Fossil Seal Walks In


“Evolution at [w]ork,” declares National Geographic News. “[T]he evolutionary evidence we have been lacking for so long,” reports BBC News. So just what is this new fossil?

A fossil discovered in 2007 in the Canadian Arctic could “hold the secret of seal evolution in its feet,” according to BBC News. The “astonishingly well preserved” fossil, which was about 65 percent complete, has been dated to 23 million years ago. Scientists named the extinct species it supposedly represents as Puijila darwini.

Because the seal-like creature had heavy limbs and flattened phalanges, likely indicating webbed feet rather than flippers, evolutionists have jumped on the find as a supposed land-based precursor of pinnipeds (seals, sea lions, and walruses). “It . . . provides us with a glimpse of what pinnipeds looked like before they had flippers,” said the Canadian Museum of Nature’s Natalia Rybczynski, one scientists involved in Puijila’s recovery.

Mary Dawson, a team member from the Carnegie Museum of Natural History, elaborated:

The remarkably preserved skeleton of Puijila had heavy limbs, indicative of well developed muscles, and flattened phalanges (finger or toe bones) which suggest that the feet were webbed—but not flippers. This animal was likely adept at both swimming and walking on land. Puijila is the evolutionary evidence we have been lacking for so long.

Is this “missing link” another solid evidence against creationists? Or have evolutionists once again interpreted a fossil according to their presuppositions? Here are two Puijila possibilities that support the second scenario:

Evolutionists have jumped on the find as a supposed land-based precursor of pinnipeds.

  1. Could Puijila actually be part of the otter kind? Sea otters are in many ways similar to pinnipeds, yet they have legs with—you guessed it—webbed feet.* Even the BBC News article says Puijila “look[s] like a cross between a seal and an otter,” while the National Geographic News article describes its “resemblance to a modern otter.” Also, the artist’s impression prompted more than one reader to suggest the same thing to us. Meanwhile, evolutionary paleontologists already have another seal ancestor alleged to be from the same time period as Puijila—but it has flippers, like pinnipeds we see today.
  2. Alternatively, if scientists showed Puijila to be distinctly pinniped (i.e., definitely not an otter), it could be a member of an original created kind that was the ancestor of all pinnipeds today. Or it could have even been from a broader created kind that included such creatures as otters and beavers (such as the seal/beaver/otter-like Castorocauda lutrasimilis could have been). Evolutionists certainly couldn’t ridicule such a scenario, as they too believe all these creatures share a common ancestor. The key difference is that creationists would see only horizontal or downhill genetic changes, with each new subgroup within the kind having less genetic information than the original ancestor.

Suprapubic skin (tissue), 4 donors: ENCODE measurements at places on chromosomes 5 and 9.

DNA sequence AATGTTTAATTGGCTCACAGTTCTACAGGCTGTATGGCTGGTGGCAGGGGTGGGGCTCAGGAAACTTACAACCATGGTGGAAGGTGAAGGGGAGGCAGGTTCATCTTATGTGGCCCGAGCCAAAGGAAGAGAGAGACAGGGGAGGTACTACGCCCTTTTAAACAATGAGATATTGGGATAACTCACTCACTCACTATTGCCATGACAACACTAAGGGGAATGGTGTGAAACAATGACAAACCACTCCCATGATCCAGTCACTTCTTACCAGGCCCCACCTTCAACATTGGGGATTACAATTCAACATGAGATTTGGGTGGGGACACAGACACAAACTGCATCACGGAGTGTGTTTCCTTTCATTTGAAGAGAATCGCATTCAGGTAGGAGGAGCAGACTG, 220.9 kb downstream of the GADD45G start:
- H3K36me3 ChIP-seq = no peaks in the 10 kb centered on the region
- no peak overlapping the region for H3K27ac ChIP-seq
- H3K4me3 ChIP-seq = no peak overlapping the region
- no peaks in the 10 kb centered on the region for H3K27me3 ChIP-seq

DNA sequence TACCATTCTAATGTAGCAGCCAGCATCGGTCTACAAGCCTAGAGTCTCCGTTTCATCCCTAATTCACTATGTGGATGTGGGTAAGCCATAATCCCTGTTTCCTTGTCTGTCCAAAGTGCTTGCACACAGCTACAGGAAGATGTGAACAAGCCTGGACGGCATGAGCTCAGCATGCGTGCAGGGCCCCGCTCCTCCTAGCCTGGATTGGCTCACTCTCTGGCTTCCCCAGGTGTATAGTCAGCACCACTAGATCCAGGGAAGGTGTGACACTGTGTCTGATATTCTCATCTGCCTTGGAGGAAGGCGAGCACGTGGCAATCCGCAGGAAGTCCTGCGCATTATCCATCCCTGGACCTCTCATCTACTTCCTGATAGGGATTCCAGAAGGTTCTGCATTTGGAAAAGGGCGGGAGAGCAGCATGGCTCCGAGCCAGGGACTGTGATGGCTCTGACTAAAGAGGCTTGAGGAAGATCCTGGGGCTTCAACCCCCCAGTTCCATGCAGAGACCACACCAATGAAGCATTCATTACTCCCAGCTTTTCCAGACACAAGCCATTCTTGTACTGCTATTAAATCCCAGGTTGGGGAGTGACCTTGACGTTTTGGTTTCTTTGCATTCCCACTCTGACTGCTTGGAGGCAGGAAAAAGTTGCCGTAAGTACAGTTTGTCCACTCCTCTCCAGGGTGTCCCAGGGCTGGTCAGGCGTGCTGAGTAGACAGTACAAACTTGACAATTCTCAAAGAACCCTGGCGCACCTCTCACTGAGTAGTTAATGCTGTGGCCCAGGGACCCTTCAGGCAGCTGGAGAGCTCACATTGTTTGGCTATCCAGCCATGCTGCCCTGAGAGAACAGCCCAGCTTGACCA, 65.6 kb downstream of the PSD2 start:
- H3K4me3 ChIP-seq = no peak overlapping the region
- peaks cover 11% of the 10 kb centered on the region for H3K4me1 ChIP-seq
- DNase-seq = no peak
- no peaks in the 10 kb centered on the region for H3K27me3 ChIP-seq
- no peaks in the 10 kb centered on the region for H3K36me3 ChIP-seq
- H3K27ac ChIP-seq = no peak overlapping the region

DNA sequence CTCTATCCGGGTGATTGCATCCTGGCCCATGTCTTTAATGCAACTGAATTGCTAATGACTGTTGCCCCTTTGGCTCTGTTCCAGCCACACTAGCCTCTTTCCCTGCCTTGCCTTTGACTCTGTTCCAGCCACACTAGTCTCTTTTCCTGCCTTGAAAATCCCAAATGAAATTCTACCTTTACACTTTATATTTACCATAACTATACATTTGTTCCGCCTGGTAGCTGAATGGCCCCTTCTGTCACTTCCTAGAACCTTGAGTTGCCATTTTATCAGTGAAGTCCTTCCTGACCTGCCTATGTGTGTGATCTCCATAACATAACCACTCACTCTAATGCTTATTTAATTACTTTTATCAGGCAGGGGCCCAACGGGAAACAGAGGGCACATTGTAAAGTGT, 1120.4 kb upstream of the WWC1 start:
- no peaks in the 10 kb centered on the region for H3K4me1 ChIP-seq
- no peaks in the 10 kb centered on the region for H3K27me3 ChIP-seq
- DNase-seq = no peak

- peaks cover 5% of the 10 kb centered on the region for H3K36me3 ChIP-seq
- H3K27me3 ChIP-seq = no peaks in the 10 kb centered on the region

So if this animal is so otter-like, why are evolutionists touting it as support for pinniped evolution?

Nearly every time a new fossil “missing link” is heralded by evolutionists, creationists don’t have to dig deeply to find the evolutionary presuppositions that interpret the fossil. In this case, nothing about Puijila indicates that any evolution has occurred; all it tells us for certain is that a creature like Puijila once lived on Earth. From that point, both evolutionists and creationists assimilate the find into our respective biological models. For us, their mysterious missing link is just another fascinating example of God’s creation.

Postscript: After we finished this write-up, we reviewed the Associated Press coverage on Puijila, which only confirmed our first hypothesis (above). The title the AP used was “Otter-like fossil reveals early seal evolution” (our emphasis), and AP writer Malcolm Ritter calls the fossil a “web-footed, otter-like creature.” Not only that, but Ritter reports that Puijila “resembled a river otter but had a short snout, large eyes and a thinner tail”—which still places it much closer to otters than to seals, which have flippers instead of legs and webbed feet!

So if this animal is so otter-like, why are evolutionists touting it as support for pinniped evolution? Ritter unwittingly gives us the answer:

Scientists already knew that pinnipeds evolved from land animals [despite the fact that] the earliest known fossil from that group already had flippers. So Puijila shows an earlier stage of evolution, the researchers said. [Emphasis added]

Case closed, as far as we’re concerned!

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